Fast Fact: When the bubble burst, FHA dramatically cut condo loans. But condos play an essential role for first-time buyers, creating a ripple effect for move-up buyers, home values, and local economies.
Since the real estate bubble burst, more and more first-time and low- to moderate-income home buyers are using Federal Housing Administration loans, a trend expected to continue for years to come.
In 2010, the FHA significantly tightened requirements for condominium loans in order to protect itself from bad loans in the wake of the financial crisis.
New rules made selling condos harder, reducing the buying pool to only 40% of potential home buyers. Rules required that FHA not only approve the buyer, but it had to approve the the condominium building itself.
Deal killers could include too many renters in a building or low association reserves. Many of these buildings became known as “blackballed” or “zombie” buildings.
Why does it matter? Because condos tend to be lower priced than single family homes, making them the ideal, and sometimes only, option for first-time and lower- to middle-income buyers. The fact that inventory for these buyers has been so low for so long certainly didn’t help matters.
As a result, these stricter requirements dashed the dreams of millions of potential home buyers, who abandoned their homeownership quests and instead remained renters. It’s one of the reasons why, nationally, American homeownership is at a 30-year low!
“It’s difficult to sell an existing unit if you can’t find a qualified buyer…A lot of people are frozen in place: Those in (a condo unit) can’t get out; those out can’t get in.” – Frank Kowalski, president of Florida Realtors in 2005
And the sellers of these condo units found themselves faced with fewer buyers, meaning fewer offers and lower sale prices. Because these sellers are also typically “move-up” buyers, the impact has a ripple effect for home values and local economies.
The good news is that FHA recently provided new guidance on its rules for certifying condo buildings!
The new rules…
– Loosen the definition of owner-occupied units to include second homes that are not investor owned. FHA will not insure loans in a building where too many of the units are investor owned, rentals, or not occupied by the actual owner full-time. In many areas, that’s a big deal since so many owners live up North during the warm weather, and then flock to second homes in southern climates when the weather gets cold.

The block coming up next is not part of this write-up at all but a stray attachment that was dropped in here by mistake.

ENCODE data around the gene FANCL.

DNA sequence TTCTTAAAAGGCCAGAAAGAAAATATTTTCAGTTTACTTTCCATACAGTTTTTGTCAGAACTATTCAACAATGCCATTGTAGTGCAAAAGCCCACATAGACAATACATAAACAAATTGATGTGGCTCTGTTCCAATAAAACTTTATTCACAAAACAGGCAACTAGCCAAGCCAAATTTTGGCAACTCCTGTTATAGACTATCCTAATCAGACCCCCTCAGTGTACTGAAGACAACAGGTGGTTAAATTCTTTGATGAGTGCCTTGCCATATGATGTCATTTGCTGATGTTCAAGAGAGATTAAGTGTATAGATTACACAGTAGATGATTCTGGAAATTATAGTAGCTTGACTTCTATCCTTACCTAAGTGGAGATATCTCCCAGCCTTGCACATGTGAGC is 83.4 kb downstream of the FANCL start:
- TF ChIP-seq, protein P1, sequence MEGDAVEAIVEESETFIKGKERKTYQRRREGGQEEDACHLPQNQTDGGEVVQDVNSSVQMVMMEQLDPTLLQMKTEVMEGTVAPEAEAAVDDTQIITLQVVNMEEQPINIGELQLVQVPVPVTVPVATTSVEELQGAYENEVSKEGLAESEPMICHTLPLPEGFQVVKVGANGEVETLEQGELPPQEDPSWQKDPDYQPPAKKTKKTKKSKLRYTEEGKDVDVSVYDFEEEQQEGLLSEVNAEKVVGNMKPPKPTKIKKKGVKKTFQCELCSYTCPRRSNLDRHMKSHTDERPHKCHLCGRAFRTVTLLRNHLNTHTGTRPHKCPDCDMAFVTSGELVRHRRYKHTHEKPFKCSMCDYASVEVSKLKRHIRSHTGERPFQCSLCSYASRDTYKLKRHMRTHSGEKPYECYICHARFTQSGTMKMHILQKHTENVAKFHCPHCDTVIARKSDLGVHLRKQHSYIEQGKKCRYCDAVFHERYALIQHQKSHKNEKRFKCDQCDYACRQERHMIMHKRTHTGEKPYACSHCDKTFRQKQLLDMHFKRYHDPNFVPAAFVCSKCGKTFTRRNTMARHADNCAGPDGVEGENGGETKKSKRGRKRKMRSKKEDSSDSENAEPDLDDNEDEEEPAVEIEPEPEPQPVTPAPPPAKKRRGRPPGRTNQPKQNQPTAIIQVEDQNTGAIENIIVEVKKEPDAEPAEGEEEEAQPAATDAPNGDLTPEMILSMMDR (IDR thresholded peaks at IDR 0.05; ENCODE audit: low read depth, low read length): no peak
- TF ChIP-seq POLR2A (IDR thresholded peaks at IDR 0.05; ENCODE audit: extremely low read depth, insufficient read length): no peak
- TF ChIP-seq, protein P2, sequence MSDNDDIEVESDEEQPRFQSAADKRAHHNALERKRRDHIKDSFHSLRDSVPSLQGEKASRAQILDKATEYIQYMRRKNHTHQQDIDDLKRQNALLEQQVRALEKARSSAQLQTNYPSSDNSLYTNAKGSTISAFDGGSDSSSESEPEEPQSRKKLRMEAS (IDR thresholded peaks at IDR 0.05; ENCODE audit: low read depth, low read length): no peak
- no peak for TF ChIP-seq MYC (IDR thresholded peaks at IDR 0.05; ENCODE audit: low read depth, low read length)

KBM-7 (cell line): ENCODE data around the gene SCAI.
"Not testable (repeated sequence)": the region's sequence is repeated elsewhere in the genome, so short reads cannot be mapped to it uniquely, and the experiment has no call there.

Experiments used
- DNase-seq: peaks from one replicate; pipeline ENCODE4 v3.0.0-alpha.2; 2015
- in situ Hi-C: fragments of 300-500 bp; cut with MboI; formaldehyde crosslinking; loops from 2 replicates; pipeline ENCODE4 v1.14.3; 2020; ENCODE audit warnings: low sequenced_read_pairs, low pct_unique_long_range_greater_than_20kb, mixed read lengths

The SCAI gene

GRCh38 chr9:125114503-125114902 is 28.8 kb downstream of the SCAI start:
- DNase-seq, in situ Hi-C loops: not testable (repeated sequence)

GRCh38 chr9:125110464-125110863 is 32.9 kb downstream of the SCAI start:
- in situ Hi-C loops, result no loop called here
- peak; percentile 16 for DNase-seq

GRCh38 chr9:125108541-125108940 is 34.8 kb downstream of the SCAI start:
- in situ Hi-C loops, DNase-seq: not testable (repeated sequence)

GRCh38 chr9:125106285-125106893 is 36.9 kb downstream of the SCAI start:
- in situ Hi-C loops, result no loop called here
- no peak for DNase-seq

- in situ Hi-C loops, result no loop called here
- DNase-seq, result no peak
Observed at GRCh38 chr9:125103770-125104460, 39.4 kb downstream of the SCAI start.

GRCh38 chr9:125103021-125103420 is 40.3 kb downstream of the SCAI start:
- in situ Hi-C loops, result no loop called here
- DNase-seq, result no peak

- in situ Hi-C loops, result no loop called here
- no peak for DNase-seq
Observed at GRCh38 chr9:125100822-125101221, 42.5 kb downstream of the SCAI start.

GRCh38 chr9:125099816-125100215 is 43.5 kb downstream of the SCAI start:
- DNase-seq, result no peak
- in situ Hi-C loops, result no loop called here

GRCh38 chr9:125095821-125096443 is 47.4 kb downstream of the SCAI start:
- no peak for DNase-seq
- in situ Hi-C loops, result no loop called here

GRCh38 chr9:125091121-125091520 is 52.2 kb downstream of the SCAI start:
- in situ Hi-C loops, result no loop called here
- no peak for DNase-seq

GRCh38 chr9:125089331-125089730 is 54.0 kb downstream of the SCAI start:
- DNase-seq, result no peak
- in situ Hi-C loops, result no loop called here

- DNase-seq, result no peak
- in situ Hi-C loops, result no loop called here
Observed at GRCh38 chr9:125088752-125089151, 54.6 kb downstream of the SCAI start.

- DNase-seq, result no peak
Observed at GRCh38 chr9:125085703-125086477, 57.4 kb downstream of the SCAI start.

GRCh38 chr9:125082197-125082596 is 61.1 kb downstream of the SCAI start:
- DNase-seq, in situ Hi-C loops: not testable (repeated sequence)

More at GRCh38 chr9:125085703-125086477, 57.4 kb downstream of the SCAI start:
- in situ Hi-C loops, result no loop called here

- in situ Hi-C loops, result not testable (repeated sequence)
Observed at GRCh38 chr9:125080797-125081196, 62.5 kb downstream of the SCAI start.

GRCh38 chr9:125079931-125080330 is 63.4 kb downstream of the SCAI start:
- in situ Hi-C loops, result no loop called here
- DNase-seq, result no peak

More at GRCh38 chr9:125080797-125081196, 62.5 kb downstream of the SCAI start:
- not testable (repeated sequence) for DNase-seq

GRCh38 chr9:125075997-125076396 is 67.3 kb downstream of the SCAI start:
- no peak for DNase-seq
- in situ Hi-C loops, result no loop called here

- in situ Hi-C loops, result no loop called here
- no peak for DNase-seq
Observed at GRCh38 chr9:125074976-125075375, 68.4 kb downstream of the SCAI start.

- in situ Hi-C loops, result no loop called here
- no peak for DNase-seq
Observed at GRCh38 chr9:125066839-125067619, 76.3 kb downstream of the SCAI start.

The changes mean that more buildings will now qualify for the required FHA ratio of owner-occupied units, vastly increasing both the supply of buildings and units available, and the pool of buyers that can now qualify for a loan.
– Simplify the “recertification” process that condos must go through every two years in order to become and remain on the FHA approved list.
This should translate to more buildings on the market.
– Loosen up the type of insurance FHA requires.
This is especially important in coastal areas, where affordable insurance is hard to come by. In Florida, for example, FHA will now accept “Citizens Property Insurance” coverage, the insurance company owned by the state and largest condo insurer in Florida. In addition, FHA changed the way it will view “co-insurance” clauses, contained in most Florida condo policies. That’s expected to make up to 85% of Florida’s condominiums that didn’t quality previously, now available to FHA buyers.
What Does the FHA Require For a Condo to Be Approved?
- Right of first refusal” in condo rules cannot violate discriminatory rules under the Fair Housing Act (Regulation 24 CFR part 100, to be specific).
- No more than 50% of the property can be used as commercial space.
- No more than 15% of units can be arrears more than 60 days.
- No more than 50% of the units can be rentals.
- No more than 50% concentration of FHA loans.
- At least 10% of the building’s budgeted income must go toward a reserve account.
- Specific insurance requirements must be met.
The new rules expire in a year so, but it’s hoped the FHA will implement more comprehensive condo changes before then. In the meantime, you can email your questions to firstname.lastname@example.org.